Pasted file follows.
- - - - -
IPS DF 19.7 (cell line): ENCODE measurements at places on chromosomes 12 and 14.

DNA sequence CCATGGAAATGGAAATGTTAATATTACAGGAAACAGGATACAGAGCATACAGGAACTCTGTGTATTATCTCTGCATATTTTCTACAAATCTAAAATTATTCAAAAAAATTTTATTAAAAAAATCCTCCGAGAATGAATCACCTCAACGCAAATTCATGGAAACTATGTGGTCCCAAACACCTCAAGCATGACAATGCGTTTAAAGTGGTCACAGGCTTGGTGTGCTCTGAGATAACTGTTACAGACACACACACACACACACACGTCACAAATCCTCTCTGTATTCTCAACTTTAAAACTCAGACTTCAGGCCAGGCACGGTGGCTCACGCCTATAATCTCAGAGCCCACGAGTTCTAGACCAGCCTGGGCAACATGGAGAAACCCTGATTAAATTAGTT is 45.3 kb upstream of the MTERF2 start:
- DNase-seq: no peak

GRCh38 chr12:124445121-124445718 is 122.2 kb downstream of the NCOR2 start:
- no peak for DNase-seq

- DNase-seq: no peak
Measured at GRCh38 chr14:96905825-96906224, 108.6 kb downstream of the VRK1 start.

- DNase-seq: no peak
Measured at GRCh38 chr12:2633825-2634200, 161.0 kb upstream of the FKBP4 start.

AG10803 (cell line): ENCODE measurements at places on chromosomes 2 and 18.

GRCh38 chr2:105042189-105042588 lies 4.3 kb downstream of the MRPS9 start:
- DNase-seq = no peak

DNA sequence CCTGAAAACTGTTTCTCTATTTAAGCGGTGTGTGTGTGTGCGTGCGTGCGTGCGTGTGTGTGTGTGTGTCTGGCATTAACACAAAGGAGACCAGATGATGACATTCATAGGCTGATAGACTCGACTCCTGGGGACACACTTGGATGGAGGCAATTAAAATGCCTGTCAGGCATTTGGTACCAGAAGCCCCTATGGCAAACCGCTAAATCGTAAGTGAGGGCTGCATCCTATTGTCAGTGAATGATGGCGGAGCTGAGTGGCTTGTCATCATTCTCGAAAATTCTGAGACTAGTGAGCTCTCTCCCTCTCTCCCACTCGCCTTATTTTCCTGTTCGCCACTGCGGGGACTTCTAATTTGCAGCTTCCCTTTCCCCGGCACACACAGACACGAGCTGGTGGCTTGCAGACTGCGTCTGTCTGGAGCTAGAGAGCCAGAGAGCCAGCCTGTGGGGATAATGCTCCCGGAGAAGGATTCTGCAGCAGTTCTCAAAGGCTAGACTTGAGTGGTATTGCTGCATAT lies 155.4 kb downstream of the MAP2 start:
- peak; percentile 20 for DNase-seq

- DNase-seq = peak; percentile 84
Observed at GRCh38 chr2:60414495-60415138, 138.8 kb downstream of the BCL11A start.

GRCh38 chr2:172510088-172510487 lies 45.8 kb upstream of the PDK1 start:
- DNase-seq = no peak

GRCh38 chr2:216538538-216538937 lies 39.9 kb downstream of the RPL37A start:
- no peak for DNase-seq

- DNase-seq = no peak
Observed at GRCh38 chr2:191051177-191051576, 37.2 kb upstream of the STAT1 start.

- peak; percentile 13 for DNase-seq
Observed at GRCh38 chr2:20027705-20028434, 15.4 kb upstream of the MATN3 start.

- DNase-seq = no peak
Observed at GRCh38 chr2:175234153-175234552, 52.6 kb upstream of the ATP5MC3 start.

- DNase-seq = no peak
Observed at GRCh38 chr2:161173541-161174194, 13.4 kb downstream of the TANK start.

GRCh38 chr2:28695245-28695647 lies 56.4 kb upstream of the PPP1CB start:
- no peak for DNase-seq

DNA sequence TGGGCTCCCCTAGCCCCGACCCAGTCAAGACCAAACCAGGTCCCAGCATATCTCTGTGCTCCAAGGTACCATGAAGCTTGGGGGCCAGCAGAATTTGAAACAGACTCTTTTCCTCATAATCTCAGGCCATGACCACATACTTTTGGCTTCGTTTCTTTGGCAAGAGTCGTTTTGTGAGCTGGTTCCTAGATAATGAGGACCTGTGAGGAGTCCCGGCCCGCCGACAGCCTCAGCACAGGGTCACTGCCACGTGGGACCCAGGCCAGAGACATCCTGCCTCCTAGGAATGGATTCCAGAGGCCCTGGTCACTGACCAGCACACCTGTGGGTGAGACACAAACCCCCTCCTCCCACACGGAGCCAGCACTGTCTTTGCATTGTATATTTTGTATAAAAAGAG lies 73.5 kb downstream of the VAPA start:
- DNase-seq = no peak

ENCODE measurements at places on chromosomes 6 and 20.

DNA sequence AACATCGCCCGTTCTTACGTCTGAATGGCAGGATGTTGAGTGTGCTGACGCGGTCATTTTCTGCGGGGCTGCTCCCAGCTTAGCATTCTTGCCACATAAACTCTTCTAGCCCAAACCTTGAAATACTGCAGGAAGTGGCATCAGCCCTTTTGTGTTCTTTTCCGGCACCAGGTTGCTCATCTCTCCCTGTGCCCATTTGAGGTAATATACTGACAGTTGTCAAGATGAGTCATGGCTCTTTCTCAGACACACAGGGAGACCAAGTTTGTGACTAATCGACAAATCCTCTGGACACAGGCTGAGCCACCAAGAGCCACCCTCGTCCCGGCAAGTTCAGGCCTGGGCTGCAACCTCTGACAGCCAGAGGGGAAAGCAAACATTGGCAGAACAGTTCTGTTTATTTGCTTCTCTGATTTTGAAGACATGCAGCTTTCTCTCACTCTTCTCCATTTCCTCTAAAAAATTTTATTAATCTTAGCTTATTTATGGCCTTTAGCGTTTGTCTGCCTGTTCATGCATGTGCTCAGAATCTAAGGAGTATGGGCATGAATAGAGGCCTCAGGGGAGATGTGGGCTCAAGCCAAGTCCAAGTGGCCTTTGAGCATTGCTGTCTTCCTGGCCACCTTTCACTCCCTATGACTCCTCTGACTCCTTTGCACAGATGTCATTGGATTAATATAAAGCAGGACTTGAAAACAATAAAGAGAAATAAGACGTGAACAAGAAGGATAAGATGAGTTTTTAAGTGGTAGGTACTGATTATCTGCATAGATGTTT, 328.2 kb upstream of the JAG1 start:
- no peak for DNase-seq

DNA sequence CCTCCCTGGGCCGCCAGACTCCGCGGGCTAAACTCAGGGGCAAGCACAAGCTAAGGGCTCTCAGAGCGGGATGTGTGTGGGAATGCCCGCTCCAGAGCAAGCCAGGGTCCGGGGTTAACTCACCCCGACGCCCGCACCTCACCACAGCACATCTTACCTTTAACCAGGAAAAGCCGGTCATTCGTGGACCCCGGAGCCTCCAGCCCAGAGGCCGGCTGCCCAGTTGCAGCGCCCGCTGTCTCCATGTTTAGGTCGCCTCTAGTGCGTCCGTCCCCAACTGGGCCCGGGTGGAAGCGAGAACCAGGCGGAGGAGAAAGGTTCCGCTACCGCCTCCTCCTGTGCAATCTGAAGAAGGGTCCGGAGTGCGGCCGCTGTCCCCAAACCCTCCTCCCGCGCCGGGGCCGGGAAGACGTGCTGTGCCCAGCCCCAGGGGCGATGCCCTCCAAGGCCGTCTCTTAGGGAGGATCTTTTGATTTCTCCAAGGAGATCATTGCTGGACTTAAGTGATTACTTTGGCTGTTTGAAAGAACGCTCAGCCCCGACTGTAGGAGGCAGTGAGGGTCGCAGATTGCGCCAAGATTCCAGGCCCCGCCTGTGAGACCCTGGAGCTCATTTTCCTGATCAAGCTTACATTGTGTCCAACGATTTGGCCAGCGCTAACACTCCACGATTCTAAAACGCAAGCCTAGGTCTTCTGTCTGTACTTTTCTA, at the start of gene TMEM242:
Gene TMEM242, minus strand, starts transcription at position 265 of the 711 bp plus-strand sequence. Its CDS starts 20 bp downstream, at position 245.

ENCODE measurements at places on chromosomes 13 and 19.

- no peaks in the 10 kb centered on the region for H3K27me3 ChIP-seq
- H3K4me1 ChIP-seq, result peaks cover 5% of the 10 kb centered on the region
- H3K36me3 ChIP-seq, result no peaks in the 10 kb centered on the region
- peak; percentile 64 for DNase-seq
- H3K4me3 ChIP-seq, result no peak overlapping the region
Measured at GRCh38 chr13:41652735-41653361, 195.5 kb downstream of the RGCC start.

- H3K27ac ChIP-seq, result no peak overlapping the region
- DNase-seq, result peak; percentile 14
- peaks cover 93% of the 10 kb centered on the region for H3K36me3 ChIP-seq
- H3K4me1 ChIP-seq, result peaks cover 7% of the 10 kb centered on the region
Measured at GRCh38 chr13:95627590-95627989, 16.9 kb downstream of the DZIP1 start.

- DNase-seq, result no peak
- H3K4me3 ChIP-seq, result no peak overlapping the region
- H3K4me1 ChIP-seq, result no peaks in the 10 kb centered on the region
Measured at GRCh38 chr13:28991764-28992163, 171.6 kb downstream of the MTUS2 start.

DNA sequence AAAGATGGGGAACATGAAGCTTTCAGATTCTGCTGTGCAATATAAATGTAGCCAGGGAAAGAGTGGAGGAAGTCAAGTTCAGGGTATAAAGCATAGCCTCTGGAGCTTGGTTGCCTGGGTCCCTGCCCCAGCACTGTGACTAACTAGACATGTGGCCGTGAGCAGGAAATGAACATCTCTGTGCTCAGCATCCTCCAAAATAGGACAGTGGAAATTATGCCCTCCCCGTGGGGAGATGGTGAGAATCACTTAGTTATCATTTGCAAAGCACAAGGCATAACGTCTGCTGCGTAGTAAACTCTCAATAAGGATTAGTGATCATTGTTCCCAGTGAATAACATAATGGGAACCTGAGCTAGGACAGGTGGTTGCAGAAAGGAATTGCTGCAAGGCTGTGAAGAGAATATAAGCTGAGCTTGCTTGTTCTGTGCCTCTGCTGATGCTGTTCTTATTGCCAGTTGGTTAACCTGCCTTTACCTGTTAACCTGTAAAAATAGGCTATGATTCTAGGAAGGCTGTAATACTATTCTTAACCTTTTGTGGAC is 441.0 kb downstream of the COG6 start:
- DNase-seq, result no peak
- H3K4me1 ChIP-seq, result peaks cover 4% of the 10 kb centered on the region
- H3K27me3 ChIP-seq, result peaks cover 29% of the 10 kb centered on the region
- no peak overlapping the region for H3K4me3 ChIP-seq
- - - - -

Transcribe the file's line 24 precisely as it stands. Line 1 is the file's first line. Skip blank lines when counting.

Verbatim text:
Observed at GRCh38 chr2:20027705-20028434, 15.4 kb upstream of the MATN3 start.